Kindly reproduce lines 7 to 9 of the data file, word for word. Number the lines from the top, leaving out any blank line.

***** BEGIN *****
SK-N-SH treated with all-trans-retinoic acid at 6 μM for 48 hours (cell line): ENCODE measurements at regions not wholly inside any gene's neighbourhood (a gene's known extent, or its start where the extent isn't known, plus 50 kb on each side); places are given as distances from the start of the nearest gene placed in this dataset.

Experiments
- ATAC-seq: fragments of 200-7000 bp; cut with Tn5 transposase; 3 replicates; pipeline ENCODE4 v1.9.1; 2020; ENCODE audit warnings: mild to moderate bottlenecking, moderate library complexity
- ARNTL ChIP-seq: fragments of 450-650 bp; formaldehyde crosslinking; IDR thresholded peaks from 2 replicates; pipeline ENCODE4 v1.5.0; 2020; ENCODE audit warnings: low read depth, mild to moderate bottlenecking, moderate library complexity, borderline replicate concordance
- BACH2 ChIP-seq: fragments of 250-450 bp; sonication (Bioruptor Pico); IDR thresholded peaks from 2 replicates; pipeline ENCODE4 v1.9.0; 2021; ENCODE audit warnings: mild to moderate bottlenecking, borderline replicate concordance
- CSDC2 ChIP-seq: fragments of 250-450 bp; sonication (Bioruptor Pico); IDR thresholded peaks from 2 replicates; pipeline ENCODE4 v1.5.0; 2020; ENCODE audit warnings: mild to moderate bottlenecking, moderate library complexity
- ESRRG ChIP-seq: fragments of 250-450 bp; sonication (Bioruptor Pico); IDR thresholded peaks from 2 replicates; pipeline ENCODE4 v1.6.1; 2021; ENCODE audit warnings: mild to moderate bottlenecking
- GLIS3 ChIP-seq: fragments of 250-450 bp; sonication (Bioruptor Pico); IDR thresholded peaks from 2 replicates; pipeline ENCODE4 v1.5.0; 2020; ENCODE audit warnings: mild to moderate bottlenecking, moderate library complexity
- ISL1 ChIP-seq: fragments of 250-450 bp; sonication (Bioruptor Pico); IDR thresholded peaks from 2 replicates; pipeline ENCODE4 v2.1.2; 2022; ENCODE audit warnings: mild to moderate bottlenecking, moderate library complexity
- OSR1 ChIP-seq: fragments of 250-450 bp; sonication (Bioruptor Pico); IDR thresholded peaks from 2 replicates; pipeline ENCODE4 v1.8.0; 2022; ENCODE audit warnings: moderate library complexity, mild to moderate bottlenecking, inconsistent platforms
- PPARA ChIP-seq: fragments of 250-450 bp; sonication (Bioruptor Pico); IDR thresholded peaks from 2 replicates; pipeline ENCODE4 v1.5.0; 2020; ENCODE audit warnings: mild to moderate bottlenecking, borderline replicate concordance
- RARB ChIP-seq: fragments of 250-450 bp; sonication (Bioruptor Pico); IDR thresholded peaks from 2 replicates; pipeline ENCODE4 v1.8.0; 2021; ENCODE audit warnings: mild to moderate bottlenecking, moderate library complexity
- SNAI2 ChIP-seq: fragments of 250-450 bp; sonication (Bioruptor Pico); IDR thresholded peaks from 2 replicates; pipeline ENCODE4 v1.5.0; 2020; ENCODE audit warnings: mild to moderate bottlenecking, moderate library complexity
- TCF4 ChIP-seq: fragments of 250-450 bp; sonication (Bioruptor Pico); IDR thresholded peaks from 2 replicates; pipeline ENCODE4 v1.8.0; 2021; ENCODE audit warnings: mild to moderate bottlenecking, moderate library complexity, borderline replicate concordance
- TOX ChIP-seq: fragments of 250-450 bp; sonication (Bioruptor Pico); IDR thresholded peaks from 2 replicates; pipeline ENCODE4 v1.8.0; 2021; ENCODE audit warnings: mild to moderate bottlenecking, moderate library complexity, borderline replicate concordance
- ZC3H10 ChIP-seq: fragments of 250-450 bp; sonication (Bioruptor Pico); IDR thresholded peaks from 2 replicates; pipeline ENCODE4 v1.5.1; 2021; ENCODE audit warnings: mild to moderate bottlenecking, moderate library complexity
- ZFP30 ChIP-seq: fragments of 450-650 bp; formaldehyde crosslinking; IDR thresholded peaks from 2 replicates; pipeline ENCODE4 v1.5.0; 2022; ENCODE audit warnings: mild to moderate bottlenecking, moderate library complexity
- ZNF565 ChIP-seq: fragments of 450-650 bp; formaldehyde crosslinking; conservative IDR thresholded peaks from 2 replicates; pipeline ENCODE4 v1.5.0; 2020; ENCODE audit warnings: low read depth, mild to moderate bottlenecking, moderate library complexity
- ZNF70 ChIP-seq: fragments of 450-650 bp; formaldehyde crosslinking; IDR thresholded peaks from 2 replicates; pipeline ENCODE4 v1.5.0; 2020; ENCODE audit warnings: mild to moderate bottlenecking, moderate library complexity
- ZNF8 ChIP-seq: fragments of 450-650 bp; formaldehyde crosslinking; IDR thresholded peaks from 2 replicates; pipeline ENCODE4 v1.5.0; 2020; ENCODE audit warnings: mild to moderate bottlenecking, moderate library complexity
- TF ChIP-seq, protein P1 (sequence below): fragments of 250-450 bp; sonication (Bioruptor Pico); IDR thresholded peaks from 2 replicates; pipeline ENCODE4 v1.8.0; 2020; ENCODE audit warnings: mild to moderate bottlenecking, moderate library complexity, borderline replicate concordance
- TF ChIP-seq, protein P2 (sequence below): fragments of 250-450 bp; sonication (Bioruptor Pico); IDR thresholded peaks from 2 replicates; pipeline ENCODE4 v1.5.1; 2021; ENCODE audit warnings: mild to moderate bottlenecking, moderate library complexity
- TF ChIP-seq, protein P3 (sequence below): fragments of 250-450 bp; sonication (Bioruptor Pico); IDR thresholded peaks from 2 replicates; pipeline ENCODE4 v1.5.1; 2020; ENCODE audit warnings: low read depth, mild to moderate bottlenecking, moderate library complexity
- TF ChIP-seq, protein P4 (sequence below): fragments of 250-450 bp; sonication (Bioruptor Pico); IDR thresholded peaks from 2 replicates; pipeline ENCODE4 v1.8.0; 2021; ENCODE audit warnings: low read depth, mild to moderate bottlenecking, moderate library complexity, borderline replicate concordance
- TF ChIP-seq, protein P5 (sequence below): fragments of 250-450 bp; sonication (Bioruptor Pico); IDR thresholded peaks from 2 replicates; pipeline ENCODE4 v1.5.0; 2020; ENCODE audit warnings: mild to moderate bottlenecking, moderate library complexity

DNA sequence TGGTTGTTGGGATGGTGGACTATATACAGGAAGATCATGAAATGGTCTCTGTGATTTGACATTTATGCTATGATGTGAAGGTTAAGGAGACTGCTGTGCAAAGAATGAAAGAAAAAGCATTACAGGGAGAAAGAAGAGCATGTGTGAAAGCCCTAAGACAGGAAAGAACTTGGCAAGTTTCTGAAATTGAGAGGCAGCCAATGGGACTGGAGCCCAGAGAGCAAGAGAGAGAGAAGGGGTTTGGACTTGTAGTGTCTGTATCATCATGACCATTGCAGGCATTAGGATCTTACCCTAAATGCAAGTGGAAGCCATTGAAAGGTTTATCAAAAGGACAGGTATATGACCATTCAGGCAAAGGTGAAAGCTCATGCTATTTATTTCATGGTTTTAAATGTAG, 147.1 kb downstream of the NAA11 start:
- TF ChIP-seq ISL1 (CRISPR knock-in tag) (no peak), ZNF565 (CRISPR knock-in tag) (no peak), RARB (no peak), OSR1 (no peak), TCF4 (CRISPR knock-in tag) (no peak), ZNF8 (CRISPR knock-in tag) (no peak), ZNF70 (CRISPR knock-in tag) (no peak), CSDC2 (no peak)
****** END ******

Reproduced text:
- ESRRG ChIP-seq: fragments of 250-450 bp; sonication (Bioruptor Pico); IDR thresholded peaks from 2 replicates; pipeline ENCODE4 v1.6.1; 2021; ENCODE audit warnings: mild to moderate bottlenecking
- GLIS3 ChIP-seq: fragments of 250-450 bp; sonication (Bioruptor Pico); IDR thresholded peaks from 2 replicates; pipeline ENCODE4 v1.5.0; 2020; ENCODE audit warnings: mild to moderate bottlenecking, moderate library complexity
- ISL1 ChIP-seq: fragments of 250-450 bp; sonication (Bioruptor Pico); IDR thresholded peaks from 2 replicates; pipeline ENCODE4 v2.1.2; 2022; ENCODE audit warnings: mild to moderate bottlenecking, moderate library complexity